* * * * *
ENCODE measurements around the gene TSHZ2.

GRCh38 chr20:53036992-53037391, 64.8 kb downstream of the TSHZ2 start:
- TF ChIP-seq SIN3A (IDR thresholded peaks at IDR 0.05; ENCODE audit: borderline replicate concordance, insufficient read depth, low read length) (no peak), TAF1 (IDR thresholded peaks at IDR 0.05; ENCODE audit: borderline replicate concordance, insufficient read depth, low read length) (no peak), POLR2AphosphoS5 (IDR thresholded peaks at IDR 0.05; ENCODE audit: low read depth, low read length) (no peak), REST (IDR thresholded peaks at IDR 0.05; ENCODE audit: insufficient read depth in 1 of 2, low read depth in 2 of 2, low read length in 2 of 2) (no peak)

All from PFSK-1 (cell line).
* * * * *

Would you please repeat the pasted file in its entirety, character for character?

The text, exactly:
ENCODE measurements around the gene TSHZ2.

GRCh38 chr20:53036992-53037391, 64.8 kb downstream of the TSHZ2 start:
- TF ChIP-seq SIN3A (IDR thresholded peaks at IDR 0.05; ENCODE audit: borderline replicate concordance, insufficient read depth, low read length) (no peak), TAF1 (IDR thresholded peaks at IDR 0.05; ENCODE audit: borderline replicate concordance, insufficient read depth, low read length) (no peak), POLR2AphosphoS5 (IDR thresholded peaks at IDR 0.05; ENCODE audit: low read depth, low read length) (no peak), REST (IDR thresholded peaks at IDR 0.05; ENCODE audit: insufficient read depth in 1 of 2, low read depth in 2 of 2, low read length in 2 of 2) (no peak)

All from PFSK-1 (cell line).